Unfortunately for the Global South, it is the dioceses and churches in the Global South that critically need to be present at the Lambeth conference, as for some of them, this is the only time and opportunity that their leaders get just that once every ten years to inform the world of what is really happening in their ministries, especially where persecution and oppression exists in their home countries! Many a Global South political dictator is afraid of the bishops from his country attending the Lambeth conference, for they get to tell on an international stage the real stories of their experience of oppression and hardships under the home regime, and possibly gather sufficient international support that usually makes the difference between life and death for their Christians or programs back home (a good example is how Uganda’s Idi Amin directly sponsored some cleric into his secret police so he could attend Lambeth ”˜78, just to spy on Ugandan bishops following the martyrdom of Uganda archbishop Janani Luwum the previous year!). In short, Anglican Faith is comparable to a train, while Anglican Order is comparable to the rail(s) the train runs on. It is not wise to have the best train, even a bullet train (restored Anglican Faith within the American Anglican family) with a disjointed rail system to run it on (broken Anglican Order worldwide).

Read it all.

Posted in * Anglican - Episcopal, Anglican Identity, Archbishop of Canterbury, Lambeth 2008

The Boston Globe: For Episcopal Church, fissure deepens

In a dramatic illustration of the unhappiness among conservative Episcopalians in the United States, an Episcopal priest from the North Shore has decided to become a bishop of the Anglican Church of Kenya.

The Rev. William L. Murdoch, rector of All Saints Episcopal Church in West Newbury, will fly to Nairobi next month for his consecration as a Kenyan bishop, then return to Massachusetts to minister to other disaffected conservatives who are leaving the Episcopal Church over its 2003 decision to ordain an openly gay priest as the bishop of New Hampshire.

Murdoch’s congregation, which averages about 300 worshipers each Sunday, will have to turn over its three buildings and a $1 million endowment to the Episcopal Diocese of Massachusetts. The congregation is planning to buy a closed Catholic church in Amesbury and start over as All Saints Anglican, a local parish of the Kenyan church.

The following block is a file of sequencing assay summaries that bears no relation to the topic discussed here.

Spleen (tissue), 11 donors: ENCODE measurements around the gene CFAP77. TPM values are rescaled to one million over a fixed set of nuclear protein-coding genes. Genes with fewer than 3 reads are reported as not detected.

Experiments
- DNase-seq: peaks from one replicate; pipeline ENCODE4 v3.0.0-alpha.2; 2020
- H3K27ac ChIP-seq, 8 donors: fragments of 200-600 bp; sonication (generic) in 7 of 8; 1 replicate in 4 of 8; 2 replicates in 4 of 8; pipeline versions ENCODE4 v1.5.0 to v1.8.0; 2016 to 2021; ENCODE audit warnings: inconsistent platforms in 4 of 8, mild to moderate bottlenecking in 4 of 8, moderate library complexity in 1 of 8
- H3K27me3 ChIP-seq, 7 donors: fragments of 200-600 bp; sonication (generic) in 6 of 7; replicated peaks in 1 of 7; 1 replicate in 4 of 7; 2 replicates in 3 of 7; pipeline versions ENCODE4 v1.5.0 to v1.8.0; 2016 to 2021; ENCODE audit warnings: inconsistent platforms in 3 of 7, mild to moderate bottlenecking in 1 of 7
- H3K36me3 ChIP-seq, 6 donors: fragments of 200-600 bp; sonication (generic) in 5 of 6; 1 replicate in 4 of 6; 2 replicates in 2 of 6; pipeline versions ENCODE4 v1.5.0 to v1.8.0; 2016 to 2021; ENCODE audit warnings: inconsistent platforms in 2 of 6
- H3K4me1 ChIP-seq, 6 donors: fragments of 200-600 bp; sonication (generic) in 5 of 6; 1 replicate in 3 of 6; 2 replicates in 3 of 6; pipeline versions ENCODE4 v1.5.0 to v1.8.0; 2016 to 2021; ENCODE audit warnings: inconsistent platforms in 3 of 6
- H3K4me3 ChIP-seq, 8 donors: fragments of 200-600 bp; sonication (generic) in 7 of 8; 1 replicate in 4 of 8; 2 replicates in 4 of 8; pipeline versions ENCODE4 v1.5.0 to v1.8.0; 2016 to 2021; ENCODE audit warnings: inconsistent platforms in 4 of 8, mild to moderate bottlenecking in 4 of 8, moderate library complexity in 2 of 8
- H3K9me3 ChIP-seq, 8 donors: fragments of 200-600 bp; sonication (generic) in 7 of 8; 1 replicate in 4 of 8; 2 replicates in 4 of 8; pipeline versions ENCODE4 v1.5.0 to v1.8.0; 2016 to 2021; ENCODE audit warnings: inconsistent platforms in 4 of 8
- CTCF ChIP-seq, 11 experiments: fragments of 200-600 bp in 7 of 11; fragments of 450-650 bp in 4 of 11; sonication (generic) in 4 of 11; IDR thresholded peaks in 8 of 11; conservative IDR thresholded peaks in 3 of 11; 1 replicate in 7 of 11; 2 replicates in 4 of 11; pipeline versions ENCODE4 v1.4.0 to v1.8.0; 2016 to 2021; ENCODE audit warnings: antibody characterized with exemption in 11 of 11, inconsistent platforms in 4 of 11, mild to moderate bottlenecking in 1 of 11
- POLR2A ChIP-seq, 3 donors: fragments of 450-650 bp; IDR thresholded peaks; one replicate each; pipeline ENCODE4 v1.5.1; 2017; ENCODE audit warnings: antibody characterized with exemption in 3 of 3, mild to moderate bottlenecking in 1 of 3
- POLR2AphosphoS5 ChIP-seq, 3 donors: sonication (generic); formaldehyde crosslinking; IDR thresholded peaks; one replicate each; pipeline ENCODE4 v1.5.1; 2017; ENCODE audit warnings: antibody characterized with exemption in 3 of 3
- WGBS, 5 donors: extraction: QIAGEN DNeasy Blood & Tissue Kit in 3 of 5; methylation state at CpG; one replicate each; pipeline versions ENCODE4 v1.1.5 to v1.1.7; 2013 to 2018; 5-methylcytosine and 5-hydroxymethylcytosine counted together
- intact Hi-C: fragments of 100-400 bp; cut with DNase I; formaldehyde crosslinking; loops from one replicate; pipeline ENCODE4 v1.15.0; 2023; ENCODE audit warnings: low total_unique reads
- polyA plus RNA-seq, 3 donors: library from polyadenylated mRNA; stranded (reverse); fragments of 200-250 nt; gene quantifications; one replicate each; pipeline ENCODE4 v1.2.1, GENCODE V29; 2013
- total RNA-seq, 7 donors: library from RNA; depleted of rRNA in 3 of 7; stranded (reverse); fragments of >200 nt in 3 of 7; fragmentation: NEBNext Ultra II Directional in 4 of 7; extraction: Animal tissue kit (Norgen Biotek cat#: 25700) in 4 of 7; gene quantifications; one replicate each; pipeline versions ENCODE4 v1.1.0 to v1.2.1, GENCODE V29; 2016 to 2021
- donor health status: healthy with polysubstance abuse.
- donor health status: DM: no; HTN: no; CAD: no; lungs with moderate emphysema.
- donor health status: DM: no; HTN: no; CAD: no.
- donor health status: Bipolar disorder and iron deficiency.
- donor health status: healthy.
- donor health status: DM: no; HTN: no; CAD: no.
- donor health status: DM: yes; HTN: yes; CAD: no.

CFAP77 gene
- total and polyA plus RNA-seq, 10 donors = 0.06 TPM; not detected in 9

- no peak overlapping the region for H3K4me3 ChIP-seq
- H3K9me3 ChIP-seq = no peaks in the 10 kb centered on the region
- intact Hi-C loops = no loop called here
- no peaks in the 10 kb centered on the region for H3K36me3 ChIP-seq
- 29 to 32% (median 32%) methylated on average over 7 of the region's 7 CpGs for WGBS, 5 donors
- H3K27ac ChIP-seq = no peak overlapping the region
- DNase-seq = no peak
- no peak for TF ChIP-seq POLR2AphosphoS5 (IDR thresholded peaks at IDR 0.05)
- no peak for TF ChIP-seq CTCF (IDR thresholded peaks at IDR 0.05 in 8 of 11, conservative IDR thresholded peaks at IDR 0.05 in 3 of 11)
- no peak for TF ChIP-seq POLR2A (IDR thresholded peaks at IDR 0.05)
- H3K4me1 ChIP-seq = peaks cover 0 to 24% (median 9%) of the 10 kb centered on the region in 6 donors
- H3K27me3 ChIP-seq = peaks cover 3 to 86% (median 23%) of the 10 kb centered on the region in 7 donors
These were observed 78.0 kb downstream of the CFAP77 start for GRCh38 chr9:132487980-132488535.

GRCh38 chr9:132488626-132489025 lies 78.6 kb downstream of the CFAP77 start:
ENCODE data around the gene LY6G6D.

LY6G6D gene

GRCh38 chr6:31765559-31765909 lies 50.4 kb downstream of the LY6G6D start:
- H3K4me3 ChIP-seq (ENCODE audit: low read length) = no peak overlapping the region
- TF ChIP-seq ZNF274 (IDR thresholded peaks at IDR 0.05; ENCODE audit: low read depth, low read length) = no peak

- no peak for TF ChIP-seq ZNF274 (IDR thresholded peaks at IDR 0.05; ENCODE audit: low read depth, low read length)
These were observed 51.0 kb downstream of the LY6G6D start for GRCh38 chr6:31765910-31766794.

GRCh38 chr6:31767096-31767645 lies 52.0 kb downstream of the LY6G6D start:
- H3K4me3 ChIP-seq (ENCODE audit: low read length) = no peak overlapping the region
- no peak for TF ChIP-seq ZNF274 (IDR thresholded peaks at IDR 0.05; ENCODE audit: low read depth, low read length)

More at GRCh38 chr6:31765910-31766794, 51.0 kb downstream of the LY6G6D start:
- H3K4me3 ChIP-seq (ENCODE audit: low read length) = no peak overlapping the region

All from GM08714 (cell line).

The extraordinary act is part of a new national movement, in which a handful of Episcopal parishes and priests are leaving the 2-million-member Episcopal Church USA and affiliating with the more conservative Anglican churches, called provinces, of Kenya, Nigeria, Rwanda, and Uganda.

To the dismay of the Episcopal Church, the African provinces are now developing church organizations in the United States to reach out to those looking for an alternative.

The Episcopal Church is at odds with much of the rest of the Anglican Communion over its support of gay rights and is facing possible sanctions.

Read it all.

Posted in * Anglican - Episcopal, Anglican Church of Kenya, Anglican Provinces, Episcopal Church (TEC), TEC Conflicts

David Bryant: Reflecting on the Thought of Jean Paul Sartre

One can see… [Sartre’s] point. At times life does seem uncompromisingly bleak. Terrorism, starvation, war, disease, climate change and the ticking nuclear clock threaten humanity on the global front. Broken relationships, street violence, drug abuse, alcoholism, sexual crime and depression lurk demonically on the domestic horizon. Even the religious dimension is bedevilled by fanaticism, intolerance, infighting and bigotry.